The Morality of Being a Trainer

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So I take business ethics, and it's a philosophy class. And I've learned some very philosophy things while trying to write papers and understand the arguments people make about business.

But business is business and that's not my only interest. I really like Pokémon. And, personally, I would really like to take a moment to explore some of the underlying philosophies.

Like, what do trainers owe to their Pokémon? Aka, is it moral to be a trainer? And if it's moral to be a trainer what do trainers owe to society? What do Pokémon owe to society? There's a lot of questions out there to answer and it's funny, because there's several arguments that are already posed under the surface of the games, anime, and other text.

In this article/random book entry I plan to go through some of those arguments and questions. Both as a way to kind of help y'all improve some of the innards of your characters, but also a way for you to kind of sort yourselves out on what you agree or disagree with in terms of these arguments.

Because some of them are compelling but maybe not true, some of them are not but bring up interesting points. And it's up to you to decide what you agree with. Personally, I disagree with N and I disagree with Team Rocket, as well as trainers like Paul. I'm hoping by writing this I come to my own "reflective equilibrium" where I can decide what trainers owe to their Pokémon.

So without further ado, let us begin

I'm also gonna take a quick moment to tag some people who I thought might be interested:

-sxftsmiles ImberLapis Cora-chan BlueSapphire718 sapphiregrace1224 JustBluePanda

So for everyone here who is probably not familiar with the way philosophy arguments work, to understand them best we line up a set of premises (statements) which you can logically follow to a conclusion.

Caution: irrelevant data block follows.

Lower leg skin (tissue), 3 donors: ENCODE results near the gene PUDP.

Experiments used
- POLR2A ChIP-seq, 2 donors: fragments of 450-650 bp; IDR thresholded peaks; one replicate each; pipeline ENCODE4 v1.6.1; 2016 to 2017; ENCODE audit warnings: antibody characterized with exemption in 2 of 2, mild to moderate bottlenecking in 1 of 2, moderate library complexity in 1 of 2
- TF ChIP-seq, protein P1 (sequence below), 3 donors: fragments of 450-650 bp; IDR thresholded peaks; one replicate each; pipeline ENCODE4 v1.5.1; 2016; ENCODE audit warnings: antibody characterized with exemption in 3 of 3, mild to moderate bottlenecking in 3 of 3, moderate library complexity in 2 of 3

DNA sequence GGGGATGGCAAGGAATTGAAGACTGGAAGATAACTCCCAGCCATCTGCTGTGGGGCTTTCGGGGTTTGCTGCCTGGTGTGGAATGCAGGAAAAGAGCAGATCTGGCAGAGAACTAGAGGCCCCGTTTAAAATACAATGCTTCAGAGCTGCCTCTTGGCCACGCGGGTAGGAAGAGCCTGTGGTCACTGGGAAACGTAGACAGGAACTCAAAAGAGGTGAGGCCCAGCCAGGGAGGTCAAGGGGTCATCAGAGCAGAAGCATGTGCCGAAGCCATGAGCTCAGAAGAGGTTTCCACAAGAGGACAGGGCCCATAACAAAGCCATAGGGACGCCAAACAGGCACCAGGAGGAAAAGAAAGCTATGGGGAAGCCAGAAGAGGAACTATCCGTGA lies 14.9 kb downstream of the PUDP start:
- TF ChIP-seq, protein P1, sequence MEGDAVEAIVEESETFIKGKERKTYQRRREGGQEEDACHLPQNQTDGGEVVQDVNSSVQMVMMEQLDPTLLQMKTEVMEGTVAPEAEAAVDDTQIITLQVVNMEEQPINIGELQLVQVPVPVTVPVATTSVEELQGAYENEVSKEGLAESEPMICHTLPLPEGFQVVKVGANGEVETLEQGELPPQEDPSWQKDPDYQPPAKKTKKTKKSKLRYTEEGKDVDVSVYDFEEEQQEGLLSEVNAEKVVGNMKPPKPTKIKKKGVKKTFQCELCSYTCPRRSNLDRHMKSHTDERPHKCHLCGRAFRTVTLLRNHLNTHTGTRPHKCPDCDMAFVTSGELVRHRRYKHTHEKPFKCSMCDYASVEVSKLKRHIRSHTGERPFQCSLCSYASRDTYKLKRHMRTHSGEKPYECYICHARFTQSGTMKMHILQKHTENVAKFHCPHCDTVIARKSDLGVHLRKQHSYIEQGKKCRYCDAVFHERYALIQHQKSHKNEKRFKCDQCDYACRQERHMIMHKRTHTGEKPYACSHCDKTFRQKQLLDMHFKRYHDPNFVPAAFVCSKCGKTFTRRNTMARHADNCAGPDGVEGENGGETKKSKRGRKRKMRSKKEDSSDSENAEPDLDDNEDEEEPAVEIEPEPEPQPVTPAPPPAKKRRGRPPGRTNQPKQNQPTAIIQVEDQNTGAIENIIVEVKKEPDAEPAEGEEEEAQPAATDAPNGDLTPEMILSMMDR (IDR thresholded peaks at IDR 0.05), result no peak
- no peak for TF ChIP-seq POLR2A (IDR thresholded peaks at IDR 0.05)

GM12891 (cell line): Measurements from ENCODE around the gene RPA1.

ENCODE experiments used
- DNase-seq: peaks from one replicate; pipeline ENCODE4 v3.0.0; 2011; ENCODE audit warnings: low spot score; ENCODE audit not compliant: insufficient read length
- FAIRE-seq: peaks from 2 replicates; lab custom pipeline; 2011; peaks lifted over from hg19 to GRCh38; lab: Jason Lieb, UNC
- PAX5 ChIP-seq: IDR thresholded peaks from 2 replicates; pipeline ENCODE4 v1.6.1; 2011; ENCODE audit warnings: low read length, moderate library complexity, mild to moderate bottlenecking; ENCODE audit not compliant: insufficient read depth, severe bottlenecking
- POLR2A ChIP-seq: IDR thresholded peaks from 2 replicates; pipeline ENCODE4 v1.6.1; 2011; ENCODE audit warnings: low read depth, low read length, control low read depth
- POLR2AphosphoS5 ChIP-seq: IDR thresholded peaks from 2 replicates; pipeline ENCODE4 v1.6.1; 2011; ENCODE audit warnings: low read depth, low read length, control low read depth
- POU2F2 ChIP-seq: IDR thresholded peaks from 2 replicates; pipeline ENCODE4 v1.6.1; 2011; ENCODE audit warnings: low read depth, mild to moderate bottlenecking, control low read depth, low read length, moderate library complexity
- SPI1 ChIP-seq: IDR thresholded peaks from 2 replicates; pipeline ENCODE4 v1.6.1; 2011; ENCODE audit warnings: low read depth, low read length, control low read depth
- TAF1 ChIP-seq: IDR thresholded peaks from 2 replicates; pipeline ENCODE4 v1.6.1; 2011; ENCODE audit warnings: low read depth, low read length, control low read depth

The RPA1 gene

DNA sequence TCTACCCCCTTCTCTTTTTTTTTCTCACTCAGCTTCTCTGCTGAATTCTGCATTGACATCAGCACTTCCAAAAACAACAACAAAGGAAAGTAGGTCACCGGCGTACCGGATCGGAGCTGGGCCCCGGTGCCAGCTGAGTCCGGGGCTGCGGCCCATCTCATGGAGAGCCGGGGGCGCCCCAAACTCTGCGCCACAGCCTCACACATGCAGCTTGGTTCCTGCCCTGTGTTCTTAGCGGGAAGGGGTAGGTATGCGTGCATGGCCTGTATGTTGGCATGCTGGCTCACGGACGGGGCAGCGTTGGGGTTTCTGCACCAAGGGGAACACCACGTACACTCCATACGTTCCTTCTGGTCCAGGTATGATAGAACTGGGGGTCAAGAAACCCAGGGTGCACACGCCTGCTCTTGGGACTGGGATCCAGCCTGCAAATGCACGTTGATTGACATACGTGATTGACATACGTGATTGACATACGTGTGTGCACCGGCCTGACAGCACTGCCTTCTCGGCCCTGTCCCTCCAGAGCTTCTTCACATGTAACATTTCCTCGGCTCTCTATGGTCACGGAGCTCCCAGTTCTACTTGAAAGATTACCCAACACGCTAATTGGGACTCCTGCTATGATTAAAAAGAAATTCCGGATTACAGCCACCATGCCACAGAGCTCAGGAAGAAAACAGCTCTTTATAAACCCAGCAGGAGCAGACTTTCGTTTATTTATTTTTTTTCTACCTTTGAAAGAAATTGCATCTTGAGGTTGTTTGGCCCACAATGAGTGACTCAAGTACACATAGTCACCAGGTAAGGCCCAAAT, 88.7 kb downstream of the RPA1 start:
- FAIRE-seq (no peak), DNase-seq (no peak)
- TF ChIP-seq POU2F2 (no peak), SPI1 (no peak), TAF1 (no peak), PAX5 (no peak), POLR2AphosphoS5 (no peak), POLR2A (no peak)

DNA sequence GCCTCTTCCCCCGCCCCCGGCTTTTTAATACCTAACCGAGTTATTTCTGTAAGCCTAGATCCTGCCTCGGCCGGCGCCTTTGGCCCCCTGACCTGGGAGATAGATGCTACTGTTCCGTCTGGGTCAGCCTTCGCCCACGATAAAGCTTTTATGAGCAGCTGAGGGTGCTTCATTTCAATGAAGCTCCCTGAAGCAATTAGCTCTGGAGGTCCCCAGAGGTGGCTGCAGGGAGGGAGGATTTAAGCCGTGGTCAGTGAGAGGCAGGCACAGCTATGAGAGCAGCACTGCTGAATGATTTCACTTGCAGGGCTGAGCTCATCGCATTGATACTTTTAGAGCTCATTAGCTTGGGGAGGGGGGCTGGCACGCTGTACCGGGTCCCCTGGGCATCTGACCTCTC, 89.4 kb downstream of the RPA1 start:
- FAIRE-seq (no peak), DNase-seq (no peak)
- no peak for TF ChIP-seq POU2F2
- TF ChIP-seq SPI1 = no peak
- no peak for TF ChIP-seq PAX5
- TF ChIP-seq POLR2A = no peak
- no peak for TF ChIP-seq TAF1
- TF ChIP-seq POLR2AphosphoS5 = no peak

P: Beyoncé is a woman.
P: All women are mortal.
C: Beyoncé is mortal.

And this argument is both VALID (aka it's not like 2+2 = 4 and charizard is orange so it's going to rain tomorrow) and SOUND (all the premises are true).

It probably sounds super boring, but when you're talking about actual things it's not. For example something a little more general and an argument we looked at recently:

P: Shareholders risk their resources by buying into a company.
P: Because their resources are at risk, the company is obliged to follow the will of the shareholders
P: The shareholders wish to make as much money as possible

C: The company should make as much money as possible

Ok? But is that true? It is true, that the shareholders put their money at risk by investing. However, think about the other questions. What if the shareholders have a dispute? How does the company decide what to do when they need to follow their will? And is it true that the shareholders wish to make as much money as possible? (Hint: it's not. There exists people like nuns groups that actually go and buy into companies to make sure the company is doing what they deem socially responsible)

We can do the same thing with Pokémon.

Take what I view to be the main argument of say, a group like Team Rocket:

P: Pokémon are captured by humans.
P: Anything captured by humans is considered property.
P: You can do anything you want with your property.

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